Managing your freezer on tour
If you adhere to some or all of the basic rules you can increase the life of your freezer battery to last for days instead of a couple of hours without a recharge. You also will obviously need a dual charger that actually works. Most of the systems on the market are pretty useless when the chips are down.
The issue is to limit the absorption of heat into freezer. The term loosing the cold is technically incorrect.
It is all about managing the temperature around the freezer. The higher the temperature, the more heat absorption you will have. While you are driving this is OK as long as you do not exceed the capacity of your freezer cooling unit. When the engine is switched off this becomes critical since your battery must supply the power to remove the heat gained. Even a 100 Ah battery becomes small if you do not look after your freezer.
It will be impossible or impractical to follow all of these rules. The more of them you can adhere to the more efficient your freezer will be and the longer your battery will last.
Any or all of the following basics will help. Try and incorporate as many of them as practical.
Basics. Start with a fully frozen freezer. Do not expect the freezer to do the work en route. Especially if you do not use the baskets. If you do have baskets or spaces around your frozen stuff, install a small fan inside to stir the air. This will improve your freezing capacity tenfold. This should however switch off with the vehicle engine to conserve energy and not destroy the added air gap insulation when you are running on the battery alone.
Using the controls. Run the freezer at maximum while driving and turn it up to just colder than zero as soon as you stop for the night. This will build up a reserve while you are running on the alternator.
Insulation 1. Cover the freezer with blankets, towels or cushions. Anything that will shield it from the sun and surrounding heat.
Insulation 2. Put reflecting shield on your vehicle windows. Most of the darker types do not reflect heat. Install a mirror type. Ask the supplier to give you the specification on reflection and see the difference. Install blockout curtains on the inside of your vehicles windows. They help insulate and if they are a light colour will also reflect heat.
Insulation 3. Install insulation in the vehicles roof. Even a roof rack helps. If you have a glass sunroof, fit a thin plate on top of it with double-sided tape. This will create an air gap as well as stopping direct heat transfer between the plate and the glass.
Avoid the sun. Park your vehicle in the shade if at all possible. Move the vehicle to follow the shade during the day. Especially the side that houses the freezer. If there is no shade park the vehicle in it’s own shade. Turn the vehicle to face the sun, do not park the side of the vehicle to face the sun. If you are serious and you are not going anywhere you will change the direction your vehicle is facing two or three times during the day to follow the sun.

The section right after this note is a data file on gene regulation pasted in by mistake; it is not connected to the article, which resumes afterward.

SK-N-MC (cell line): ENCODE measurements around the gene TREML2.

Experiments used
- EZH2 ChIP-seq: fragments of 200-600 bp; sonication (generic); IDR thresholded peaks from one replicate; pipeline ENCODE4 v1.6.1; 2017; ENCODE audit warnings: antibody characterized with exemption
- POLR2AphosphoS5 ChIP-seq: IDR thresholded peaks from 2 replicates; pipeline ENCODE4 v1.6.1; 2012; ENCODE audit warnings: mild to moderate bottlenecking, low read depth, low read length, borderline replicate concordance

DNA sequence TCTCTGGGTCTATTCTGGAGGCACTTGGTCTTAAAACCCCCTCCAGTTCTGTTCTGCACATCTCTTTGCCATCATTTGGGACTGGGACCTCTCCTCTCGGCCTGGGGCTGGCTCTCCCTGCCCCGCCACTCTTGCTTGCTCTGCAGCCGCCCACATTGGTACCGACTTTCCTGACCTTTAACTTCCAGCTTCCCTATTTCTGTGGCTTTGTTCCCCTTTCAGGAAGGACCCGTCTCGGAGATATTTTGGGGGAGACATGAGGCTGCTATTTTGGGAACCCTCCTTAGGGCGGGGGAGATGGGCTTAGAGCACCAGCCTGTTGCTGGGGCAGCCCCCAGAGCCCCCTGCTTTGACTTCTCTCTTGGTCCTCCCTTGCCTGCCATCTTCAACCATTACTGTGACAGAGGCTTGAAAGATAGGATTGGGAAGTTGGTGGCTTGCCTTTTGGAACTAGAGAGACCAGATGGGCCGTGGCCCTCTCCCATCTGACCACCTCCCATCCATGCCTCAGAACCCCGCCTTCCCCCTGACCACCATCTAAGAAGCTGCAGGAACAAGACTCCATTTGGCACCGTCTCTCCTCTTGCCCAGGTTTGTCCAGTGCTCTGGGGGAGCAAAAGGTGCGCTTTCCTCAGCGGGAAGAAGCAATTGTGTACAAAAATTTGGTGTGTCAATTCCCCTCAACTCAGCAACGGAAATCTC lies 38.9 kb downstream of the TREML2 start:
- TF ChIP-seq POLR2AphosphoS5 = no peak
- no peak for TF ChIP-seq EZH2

Ventilation 1. If possible open the doors and windows to ventilate the vehicle if you have to park in the sun. In full sun a vehicle that is cold inside by way of the aircon will heat up to 40 degrees within half an hour.
Ventilation 2. Vent the heat of the freezer cooling mechanism to the outside of the vehicle. This can go as far as installing a duct and a louvre to the outside.
Keep it cool. Run your aircon whenever practical.
Fridge and freezer. Install an insulated board one can diameter from the top and put your butter cheese etc there with your frosties. This will create an area that will be at a higher temperature. It will also insulate your all important frozen stuff from from any new loads you might be adding.
Adding an extra load. If you want to cool down your frosties in the same freezer, do it while you are driving. Do not overdo it. Three or four tins will be a heavy load for most off road freezers. If you overdo it you will steadily loose your freezer and the frozen food inside. One trick is to put the following days provisions, preferably in tins, on the vehicles roof to cool down overnight. The roof cools down overnight. It is higher and that will help with air circulation, it is also a good conductor of heat wich will also help to cool the cans down. It is too high for heyenas to reach. We tend to go to Botswana, Namibia etc in winter to escape some of the heat. In these desert areas the temperature drops to close to freezing every night in the winter months. This gets rid of a lot of heat that your freezer will not have to do. Drop it into the freezer first thing in the morning before it can start heating up again.
If you loose your freezer after a few days of over landing and your battery does not pick up again it is normally a matter of a dual charger that does not do the job properly.